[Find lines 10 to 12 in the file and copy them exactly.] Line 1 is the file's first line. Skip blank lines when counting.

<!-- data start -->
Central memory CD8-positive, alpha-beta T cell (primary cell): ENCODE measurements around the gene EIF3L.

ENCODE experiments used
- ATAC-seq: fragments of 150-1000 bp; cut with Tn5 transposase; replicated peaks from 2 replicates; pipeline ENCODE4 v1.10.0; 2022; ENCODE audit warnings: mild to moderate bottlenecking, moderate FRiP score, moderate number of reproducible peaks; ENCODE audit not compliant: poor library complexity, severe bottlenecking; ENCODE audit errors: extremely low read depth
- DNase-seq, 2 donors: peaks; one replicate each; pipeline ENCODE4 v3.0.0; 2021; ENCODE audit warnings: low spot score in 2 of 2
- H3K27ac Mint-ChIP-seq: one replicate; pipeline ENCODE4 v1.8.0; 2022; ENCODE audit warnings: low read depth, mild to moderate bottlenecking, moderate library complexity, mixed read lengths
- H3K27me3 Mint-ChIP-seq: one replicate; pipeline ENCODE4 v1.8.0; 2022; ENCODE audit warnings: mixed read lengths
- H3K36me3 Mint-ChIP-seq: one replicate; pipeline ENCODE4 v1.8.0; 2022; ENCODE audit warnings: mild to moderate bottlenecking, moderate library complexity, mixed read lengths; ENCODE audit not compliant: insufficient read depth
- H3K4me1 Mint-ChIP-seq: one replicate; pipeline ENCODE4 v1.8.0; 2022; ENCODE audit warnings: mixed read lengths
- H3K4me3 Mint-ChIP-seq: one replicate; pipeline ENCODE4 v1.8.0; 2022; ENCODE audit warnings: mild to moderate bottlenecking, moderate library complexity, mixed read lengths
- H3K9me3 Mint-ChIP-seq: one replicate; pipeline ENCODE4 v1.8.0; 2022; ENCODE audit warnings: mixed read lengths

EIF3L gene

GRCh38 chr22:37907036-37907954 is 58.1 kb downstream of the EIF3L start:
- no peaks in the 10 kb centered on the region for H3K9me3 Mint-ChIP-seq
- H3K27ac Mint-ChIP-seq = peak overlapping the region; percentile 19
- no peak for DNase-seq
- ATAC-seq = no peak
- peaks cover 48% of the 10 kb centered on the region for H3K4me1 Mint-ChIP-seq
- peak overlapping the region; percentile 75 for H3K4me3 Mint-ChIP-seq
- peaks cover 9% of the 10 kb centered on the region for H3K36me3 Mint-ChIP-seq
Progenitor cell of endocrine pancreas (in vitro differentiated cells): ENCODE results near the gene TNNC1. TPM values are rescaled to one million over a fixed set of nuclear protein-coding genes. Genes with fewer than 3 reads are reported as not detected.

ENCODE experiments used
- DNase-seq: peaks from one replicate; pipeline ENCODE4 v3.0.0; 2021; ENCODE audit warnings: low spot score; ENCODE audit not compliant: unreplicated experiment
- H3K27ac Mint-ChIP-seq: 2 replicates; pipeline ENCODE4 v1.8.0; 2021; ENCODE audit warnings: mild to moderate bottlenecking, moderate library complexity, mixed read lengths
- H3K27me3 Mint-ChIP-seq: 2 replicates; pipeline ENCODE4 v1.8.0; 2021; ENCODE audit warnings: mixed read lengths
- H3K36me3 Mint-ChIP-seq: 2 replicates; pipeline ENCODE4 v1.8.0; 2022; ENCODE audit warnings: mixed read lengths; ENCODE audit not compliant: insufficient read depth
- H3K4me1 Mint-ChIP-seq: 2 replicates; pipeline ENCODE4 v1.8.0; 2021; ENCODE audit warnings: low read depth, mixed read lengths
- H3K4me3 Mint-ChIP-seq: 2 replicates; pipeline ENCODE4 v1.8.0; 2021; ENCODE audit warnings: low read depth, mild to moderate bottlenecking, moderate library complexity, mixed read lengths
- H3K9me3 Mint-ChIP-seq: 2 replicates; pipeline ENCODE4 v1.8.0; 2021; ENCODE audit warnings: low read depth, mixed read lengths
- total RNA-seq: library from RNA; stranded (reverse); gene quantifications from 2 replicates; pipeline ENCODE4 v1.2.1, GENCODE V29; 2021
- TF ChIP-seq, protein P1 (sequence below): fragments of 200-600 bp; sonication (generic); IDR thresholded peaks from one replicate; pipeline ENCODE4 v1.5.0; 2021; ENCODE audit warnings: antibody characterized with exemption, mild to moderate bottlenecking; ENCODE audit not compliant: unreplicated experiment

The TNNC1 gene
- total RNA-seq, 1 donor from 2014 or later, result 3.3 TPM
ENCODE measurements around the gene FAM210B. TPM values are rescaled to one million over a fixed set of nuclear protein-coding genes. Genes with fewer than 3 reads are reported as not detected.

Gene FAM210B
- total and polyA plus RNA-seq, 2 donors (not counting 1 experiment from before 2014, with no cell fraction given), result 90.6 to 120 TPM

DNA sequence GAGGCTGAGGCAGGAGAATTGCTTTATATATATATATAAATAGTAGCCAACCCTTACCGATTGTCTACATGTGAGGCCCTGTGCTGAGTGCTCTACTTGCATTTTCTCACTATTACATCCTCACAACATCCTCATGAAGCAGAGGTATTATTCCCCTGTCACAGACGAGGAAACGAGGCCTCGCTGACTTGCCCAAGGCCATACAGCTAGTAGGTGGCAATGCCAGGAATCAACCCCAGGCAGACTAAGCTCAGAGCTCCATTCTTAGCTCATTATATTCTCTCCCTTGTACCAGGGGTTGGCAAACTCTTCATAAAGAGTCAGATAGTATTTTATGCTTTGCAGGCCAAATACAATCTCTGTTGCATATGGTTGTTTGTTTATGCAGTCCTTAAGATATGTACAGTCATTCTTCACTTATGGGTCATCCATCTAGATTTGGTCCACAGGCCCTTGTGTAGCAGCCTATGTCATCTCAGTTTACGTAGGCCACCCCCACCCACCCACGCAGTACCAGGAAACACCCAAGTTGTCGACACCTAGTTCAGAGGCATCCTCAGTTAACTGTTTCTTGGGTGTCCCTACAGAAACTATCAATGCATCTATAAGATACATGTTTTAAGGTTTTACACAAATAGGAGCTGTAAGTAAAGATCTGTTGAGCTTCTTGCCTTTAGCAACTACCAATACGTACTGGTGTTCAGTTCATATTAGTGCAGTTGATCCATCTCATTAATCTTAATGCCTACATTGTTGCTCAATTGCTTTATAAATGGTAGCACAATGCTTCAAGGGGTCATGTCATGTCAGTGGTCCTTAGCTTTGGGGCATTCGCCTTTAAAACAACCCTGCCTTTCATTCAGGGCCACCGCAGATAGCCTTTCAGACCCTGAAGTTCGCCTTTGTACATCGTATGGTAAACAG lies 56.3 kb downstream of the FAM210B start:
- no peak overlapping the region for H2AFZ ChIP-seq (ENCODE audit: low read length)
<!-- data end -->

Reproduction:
- H3K9me3 Mint-ChIP-seq: one replicate; pipeline ENCODE4 v1.8.0; 2022; ENCODE audit warnings: mixed read lengths

EIF3L gene

GRCh38 chr22:37907036-37907954 is 58.1 kb downstream of the EIF3L start: